Pressure Cooker Smoky Swiss Steak

A Smoky Twist On The Classic

Swiss Steak Reduced

I don’t know if there is actually anything Swiss about this dish. According to Wikipedia there actually is a way of preparing steak in Switzerland that is similar to this, but I don’t know if I’m buying it.

My guess is that tenderizing the meat by poking holes in it recalls Swiss Cheese, but that is just my guess.

Swiss Steak Ingredients

This is something I grew up with. I don’t think I have seen it once since I have been on the West Coast, but in Michigan we probably had it once a week or so the entire time I was growing up.

Speaking of the West Coast, temperatures are still in the nineties, so once again I got up early to do my cooking. I have posted salad recipes for the past few weeks, but from what I hear, it is actually seeming like Autumn in parts of the country (and the rest of the world), so I thought I would prepare something a bit more Autumn-y for those of you not sweating in a hot apartment.

Meat Whole

I used top round, but bottom round or chuck will work fine. Sirloin would work, but that’s getting into spendy territory, which you are probably trying to avoid if you are making this type of dish.

Start by taking 1-1/2 to 2 pounds of meat and cut into serving-size pieces, which would probably be 4 pieces for 1-1/2 pounds and about 6 pieces for 2 pounds. I did this by cutting my steak in half, so I have two pieces. Now, cut each of these pieces horizontally through the center so that it is half as thick as before. The goal is to end up with four equal-sized pieces, which I failed miserably at.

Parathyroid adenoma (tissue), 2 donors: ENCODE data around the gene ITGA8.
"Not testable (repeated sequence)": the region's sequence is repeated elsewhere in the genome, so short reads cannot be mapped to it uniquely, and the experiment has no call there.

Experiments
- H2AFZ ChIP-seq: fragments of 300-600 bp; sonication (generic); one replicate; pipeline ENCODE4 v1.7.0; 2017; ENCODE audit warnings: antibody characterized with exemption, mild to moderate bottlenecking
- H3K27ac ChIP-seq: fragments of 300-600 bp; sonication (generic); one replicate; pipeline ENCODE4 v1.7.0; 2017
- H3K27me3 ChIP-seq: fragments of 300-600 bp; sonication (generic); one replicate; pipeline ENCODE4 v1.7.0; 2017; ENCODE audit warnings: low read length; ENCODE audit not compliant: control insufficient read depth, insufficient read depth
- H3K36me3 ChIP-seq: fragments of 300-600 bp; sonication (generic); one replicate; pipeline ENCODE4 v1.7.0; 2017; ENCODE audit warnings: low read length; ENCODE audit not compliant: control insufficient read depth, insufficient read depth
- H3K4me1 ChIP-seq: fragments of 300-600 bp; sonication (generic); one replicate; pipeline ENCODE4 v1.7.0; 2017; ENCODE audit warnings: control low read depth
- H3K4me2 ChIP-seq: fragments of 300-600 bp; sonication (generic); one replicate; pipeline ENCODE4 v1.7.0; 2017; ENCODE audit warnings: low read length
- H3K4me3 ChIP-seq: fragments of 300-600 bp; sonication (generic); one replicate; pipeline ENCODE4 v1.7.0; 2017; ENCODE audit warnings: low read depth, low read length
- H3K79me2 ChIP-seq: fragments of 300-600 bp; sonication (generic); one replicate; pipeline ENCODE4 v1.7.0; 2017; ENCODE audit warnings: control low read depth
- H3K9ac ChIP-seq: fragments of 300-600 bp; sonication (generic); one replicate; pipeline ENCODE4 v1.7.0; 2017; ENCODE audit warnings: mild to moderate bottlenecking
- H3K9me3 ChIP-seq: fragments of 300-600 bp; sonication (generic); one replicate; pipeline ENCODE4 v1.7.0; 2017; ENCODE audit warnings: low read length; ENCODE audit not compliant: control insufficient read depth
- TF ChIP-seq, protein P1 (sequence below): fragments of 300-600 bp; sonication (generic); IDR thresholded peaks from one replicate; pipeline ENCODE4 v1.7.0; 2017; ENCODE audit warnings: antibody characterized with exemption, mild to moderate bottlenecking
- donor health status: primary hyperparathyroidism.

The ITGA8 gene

Meat Divided

Now, go to town on them with one of these poundy poky things:

Mallet

You don’t need to get it super-thin, you just want to get all the meat to a fairly uniform thickness.

Meat Tenderized

Slice a couple small onions. I used “The Widowmaker” (my nickname for my mandoline). This will make short work of those onions (and anything else that you might get a little too close to it).

Slice a large green pepper into thin strips and press a couple cloves of garlic.

Onion_Mandoline

The “smoky” part of this Swiss Steak comes from using fire-roasted tomatoes and smoked paprika.

In a couple tablespoons of coconut oil (or any cooking oil), brown the steak lightly on both sides. It is pretty thin at this point, so you don’t want to overdo it. Do a couple at a time so you don’t overcrowd the pan. Remove to a plate.

Meat Browning

Add the onions and peppers to the pan (adding a bit more oil if necessary) and sauté until they start to soften a bit. Toss in the garlic and continue to sauté for another minute or so.

Onions_Peppers_CookingAdd just a splash of red wine to deglaze the pan. Now, pour in a can of fire-roasted tomatoes, a tablespoon of tomato paste, some Worcestershire sauce, the smoked paprika, a little dried thyme and some salt and pepper.

Veggies_PanAdd the meat to the pan and toss in a couple bay leaves.

Swiss Steak Cooked

Lock the cover on the pan and turn heat to high.

Bring it to high pressure, then adjust heat to maintain high pressure.